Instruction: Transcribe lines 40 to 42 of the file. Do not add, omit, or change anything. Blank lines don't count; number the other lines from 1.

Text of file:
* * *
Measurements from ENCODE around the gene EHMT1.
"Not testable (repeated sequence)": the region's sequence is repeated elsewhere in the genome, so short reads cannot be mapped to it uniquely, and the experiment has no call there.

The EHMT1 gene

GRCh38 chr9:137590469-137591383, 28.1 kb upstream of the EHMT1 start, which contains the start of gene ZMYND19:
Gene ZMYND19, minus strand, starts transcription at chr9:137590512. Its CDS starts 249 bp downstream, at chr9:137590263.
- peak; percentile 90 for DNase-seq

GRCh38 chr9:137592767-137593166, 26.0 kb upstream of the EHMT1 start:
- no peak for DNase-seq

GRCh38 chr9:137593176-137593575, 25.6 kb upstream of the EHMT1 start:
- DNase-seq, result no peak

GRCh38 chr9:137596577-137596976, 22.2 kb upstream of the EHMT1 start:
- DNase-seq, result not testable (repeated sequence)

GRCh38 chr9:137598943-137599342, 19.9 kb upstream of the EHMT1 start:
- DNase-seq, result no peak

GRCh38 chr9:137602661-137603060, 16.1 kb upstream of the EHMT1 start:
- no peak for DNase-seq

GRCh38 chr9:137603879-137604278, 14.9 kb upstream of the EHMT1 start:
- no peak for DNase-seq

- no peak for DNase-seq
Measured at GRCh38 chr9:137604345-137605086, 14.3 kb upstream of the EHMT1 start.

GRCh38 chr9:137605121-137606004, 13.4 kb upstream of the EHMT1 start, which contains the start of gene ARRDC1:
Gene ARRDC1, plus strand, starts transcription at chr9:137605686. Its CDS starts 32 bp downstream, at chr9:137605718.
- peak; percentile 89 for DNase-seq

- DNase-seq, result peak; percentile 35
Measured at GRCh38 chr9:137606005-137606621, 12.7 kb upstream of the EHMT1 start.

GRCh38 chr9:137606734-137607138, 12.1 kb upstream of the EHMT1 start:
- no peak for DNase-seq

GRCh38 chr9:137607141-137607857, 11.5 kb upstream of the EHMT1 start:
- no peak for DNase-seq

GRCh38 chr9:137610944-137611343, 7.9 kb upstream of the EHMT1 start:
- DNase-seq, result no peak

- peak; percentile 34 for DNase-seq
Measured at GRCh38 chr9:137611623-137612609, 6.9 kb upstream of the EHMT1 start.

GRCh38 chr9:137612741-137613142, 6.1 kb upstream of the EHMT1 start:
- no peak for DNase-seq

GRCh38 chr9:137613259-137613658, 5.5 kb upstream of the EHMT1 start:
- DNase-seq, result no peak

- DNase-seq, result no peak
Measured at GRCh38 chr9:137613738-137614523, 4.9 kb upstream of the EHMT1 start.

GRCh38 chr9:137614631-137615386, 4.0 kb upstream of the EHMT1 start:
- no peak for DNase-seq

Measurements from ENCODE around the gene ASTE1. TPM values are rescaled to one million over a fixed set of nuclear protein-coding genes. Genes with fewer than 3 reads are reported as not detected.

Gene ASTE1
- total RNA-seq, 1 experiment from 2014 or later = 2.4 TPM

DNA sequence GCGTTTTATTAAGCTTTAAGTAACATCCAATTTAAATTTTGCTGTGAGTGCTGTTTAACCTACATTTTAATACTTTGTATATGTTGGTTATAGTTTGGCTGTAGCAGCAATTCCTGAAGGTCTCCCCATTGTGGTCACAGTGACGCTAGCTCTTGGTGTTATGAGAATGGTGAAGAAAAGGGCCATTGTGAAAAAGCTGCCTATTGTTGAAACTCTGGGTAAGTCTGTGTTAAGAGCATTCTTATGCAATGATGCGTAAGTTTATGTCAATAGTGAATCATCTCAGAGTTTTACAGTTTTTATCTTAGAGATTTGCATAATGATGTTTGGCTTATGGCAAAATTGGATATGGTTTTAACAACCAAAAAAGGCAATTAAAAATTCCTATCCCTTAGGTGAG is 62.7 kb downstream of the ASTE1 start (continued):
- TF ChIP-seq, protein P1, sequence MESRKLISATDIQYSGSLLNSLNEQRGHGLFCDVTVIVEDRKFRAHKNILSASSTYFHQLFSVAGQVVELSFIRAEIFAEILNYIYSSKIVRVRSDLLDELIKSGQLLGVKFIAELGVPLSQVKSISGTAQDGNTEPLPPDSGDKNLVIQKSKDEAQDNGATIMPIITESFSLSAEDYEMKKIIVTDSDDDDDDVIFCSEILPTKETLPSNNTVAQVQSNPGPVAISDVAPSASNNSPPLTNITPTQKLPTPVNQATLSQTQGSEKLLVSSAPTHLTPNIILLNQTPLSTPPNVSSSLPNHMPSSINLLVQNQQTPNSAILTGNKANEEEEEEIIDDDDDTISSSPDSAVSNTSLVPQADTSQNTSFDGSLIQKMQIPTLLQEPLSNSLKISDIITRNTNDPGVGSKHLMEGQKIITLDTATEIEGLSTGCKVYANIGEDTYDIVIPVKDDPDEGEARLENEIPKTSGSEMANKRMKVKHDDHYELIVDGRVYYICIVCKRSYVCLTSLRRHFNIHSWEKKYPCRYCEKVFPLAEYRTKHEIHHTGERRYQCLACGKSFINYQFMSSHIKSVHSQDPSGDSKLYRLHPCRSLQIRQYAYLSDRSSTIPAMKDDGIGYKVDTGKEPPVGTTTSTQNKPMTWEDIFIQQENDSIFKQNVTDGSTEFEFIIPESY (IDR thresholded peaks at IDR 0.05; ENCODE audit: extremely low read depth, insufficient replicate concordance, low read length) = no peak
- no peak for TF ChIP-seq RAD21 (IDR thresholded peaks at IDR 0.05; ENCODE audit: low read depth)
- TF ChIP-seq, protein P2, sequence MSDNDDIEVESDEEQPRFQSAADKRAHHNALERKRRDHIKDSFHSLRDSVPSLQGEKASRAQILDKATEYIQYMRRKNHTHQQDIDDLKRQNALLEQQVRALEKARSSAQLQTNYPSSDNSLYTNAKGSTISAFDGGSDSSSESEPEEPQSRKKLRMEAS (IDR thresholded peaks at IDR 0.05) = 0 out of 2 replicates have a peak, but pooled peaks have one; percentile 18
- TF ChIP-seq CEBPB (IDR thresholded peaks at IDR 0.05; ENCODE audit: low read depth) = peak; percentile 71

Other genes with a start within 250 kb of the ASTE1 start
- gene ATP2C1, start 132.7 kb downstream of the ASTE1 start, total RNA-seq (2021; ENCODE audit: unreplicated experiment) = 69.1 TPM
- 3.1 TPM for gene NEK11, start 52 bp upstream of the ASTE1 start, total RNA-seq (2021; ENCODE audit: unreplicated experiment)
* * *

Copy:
GRCh38 chr9:137614631-137615386, 4.0 kb upstream of the EHMT1 start:
- no peak for DNase-seq

Measurements from ENCODE around the gene ASTE1. TPM values are rescaled to one million over a fixed set of nuclear protein-coding genes. Genes with fewer than 3 reads are reported as not detected.